Dinosaur National Monument Superintendent to Lead Natchez Trace Parkway
Contact: Dan Johnson, Chief of Interpretation and Visitor Services, (435) 781-7702
Dinosaur, CO – Southeast Regional Director Stan Austin recently announced the selection of Mary Risser, a 32-year career employee of the National Park Service (NPS), and Superintendent of Dinosaur National Monument to serve as Superintendent of Natchez Trace Parkway. Risser is currently on assignment as Acting Deputy Regional Director and Chief of Staff for the Intermountain Region of the NPS until the end of November.
Since 2005, Risser served as the Superintendent of 210,000-acre Dinosaur National Monument. She made the highly controversial decision to close the old Quarry Visitor Center because of its structural instability. She then secured the funding and oversaw the construction of the new Quarry Visitor Center and rehabilitation of the Quarry Exhibit Hall, which protects the 100-foot long by 50-foot high wall of almost 1,500 dinosaur fossils. She reorganized the paleontology program, which has resulted in the park leveraging $200,000 into well over $1 million worth of paleontological research in the last five years. During her time at Dinosaur, she also supported research into conditions of Dinosaur's two rivers – the Green and Yampa, the only remaining large tributary in the Colorado River system that retains its free-flowing character.
Risser commented, "Natchez Trace will be a huge change for me. The parkway spans 444 miles through three states, 25 counties, and 20 communities. It also goes through seven ecological regions. Visitation in 2010 approached 14 million, which makes it the 8th most visited National Park Service unit. With almost 200 employees, it is in the top 25 NPS unit budgets. There are also associated units – Natchez Trace National Scenic Trail and Tupelo and Brices Cross Roads National Battlefields. The Park commemorates the most significant highway of the Old Southeast. The natural travel corridor that became the Natchez Trace dates back many centuries. It bisected the traditional homelands of the Natchez, Chickasaw, and Choctaw nations. As the United States expanded westward in the late 1700s and early 1800s, growing numbers of travelers tramped the rough trail into a clearly marked path.
Risser began her public service career in 1979, by serving as the Assistant Field Representative for U.S. Senator Richard S. Schweiker in central Pennsylvania. In 1983, she began her National Park Service career in the office of Employee and Labor Relations in the National Capital Region in Washington D.C. A March ski vacation to Jackson Hole in 1984 convinced her to move west and she applied for the first job she saw at Grand Teton National Park. By July she had moved there and became the secretary for the Resources Management Division. From Grand Teton, Risser's career has taken her to a concession management position in Yosemite National Park, a management position at Big Bend National Park, Assistant Superintendent at Joshua Tree National Park, and Superintendent at Golden Spike National Historic Site before becoming Superintendent at Dinosaur National Monument.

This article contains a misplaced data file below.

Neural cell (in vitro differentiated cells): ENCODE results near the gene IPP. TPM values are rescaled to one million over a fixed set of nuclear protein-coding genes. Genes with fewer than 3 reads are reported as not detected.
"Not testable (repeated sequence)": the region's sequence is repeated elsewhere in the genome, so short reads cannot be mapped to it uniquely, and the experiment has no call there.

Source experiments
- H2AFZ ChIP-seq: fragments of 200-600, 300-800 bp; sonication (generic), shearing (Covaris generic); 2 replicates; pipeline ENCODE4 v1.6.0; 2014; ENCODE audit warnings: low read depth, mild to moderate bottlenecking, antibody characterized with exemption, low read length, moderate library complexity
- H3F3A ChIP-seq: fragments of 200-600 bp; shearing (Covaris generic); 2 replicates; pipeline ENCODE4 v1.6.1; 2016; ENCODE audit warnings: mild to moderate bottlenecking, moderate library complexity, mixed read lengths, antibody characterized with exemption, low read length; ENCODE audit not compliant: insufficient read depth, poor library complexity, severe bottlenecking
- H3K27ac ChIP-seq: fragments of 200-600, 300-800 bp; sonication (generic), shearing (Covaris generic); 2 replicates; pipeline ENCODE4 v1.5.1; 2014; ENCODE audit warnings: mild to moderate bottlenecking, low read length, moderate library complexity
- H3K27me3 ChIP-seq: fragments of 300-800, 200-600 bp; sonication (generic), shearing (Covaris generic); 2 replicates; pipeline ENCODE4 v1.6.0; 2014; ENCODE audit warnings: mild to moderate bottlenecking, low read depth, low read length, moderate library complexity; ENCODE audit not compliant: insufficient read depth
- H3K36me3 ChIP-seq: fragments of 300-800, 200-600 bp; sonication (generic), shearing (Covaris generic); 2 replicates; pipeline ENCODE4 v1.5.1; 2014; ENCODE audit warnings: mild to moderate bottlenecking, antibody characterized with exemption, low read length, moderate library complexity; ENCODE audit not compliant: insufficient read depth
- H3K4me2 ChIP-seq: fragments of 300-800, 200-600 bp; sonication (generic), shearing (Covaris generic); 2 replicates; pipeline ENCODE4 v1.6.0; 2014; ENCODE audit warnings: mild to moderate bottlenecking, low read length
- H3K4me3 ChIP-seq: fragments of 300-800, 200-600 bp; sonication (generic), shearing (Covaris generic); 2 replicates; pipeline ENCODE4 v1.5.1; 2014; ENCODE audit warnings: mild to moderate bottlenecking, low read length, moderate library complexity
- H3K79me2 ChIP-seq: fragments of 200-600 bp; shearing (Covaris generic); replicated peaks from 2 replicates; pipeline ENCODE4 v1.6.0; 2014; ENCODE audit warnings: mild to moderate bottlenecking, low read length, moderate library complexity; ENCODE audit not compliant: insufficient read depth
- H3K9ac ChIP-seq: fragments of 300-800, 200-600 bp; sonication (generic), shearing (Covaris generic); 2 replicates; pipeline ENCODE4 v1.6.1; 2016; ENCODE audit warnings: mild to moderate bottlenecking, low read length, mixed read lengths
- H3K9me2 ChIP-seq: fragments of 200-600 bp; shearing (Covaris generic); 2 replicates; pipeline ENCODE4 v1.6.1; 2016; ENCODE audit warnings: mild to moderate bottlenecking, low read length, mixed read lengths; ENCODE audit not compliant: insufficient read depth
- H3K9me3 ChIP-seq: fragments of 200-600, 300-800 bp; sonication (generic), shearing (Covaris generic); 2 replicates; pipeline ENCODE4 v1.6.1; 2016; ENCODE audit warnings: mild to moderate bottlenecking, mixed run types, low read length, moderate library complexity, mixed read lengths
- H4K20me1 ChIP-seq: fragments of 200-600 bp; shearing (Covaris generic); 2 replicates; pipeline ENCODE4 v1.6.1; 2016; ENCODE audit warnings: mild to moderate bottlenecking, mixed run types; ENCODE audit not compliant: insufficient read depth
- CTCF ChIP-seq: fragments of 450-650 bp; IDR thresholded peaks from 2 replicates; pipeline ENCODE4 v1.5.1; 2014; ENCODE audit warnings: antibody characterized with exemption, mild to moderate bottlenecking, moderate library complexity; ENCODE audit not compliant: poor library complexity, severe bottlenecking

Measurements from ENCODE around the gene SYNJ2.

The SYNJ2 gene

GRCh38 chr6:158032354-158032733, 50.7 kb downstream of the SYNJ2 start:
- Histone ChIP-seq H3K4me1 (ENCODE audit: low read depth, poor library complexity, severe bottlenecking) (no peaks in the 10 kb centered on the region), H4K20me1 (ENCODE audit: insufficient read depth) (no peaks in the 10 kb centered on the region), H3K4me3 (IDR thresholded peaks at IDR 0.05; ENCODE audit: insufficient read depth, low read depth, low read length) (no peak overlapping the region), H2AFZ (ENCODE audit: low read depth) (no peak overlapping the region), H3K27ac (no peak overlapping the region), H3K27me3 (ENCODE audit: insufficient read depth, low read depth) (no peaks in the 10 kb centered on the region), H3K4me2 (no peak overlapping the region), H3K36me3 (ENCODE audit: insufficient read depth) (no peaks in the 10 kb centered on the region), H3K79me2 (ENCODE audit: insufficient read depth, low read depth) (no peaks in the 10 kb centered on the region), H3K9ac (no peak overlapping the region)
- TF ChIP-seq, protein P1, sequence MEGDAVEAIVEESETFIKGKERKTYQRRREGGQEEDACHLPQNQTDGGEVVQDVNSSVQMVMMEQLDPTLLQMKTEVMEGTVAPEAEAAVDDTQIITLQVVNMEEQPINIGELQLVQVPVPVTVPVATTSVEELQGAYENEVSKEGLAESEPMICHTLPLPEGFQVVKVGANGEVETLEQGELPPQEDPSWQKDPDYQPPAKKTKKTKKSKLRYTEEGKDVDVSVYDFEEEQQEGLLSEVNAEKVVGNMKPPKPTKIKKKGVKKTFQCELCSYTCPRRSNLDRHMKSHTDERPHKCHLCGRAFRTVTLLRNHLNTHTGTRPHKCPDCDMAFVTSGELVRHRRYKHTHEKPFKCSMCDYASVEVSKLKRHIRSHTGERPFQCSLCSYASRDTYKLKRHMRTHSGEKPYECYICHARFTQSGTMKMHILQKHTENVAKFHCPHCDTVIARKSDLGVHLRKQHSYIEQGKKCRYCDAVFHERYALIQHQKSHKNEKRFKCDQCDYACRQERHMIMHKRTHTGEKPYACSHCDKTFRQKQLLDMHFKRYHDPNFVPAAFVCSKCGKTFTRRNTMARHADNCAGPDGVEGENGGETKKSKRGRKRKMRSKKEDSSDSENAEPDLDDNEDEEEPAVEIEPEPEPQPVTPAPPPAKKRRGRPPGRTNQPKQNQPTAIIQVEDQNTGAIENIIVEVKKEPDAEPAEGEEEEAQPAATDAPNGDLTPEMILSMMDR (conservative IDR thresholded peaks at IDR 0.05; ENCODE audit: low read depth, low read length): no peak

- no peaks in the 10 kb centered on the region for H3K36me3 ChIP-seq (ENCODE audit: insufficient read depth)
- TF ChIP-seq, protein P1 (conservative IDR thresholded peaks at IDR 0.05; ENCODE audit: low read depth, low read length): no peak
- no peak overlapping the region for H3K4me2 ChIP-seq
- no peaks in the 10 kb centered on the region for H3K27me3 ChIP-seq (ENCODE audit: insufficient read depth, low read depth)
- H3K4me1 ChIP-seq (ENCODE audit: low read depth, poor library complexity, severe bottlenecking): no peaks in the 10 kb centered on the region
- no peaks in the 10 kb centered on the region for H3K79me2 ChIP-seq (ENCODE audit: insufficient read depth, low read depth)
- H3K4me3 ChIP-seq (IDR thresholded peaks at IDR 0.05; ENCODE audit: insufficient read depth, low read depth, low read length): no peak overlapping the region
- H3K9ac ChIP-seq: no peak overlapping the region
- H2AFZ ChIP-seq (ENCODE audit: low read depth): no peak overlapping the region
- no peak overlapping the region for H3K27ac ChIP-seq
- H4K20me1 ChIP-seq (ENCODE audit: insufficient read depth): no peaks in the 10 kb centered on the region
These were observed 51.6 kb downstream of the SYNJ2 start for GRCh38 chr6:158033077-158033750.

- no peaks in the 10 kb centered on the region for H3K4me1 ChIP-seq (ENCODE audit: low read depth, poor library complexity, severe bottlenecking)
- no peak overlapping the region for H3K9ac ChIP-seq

Risser is currently on assignment as Acting Deputy Regional Director and Chief of Staff for the Intermountain Region of the National Park Service until the end of November. In her current role as Acting Deputy Regional Director, she has 44 National Park Service units in her portfolio and directly supervises 27 superintendents and state coordinators. She also serves as the Chief of Staff for the Intermountain Region.
"I've spent the last 30 years in the West, and roughly nine of those years at Dinosaur," reflected Risser. "Dinosaur National Monument is a magical place - truly one of the hidden gems of the National Park Service. I have thoroughly enjoyed learning about the park, its resources, and its history and the heritage of northwest Colorado and northeast Utah. I appreciate the tremendous support that we receive from the local community and I am proud to have worked with such a dedicated, professional staff. I want to thank everyone who has made my tenure at Dinosaur such a wonderful experience."
Did You Know?
Dinosaurs became extinct 65 million years ago, but lizards are still a common sight at Dinosaur National Monument. The small, inquisitive reptiles have endured on Earth for more than 300 million years, far outlasting their giant cousins.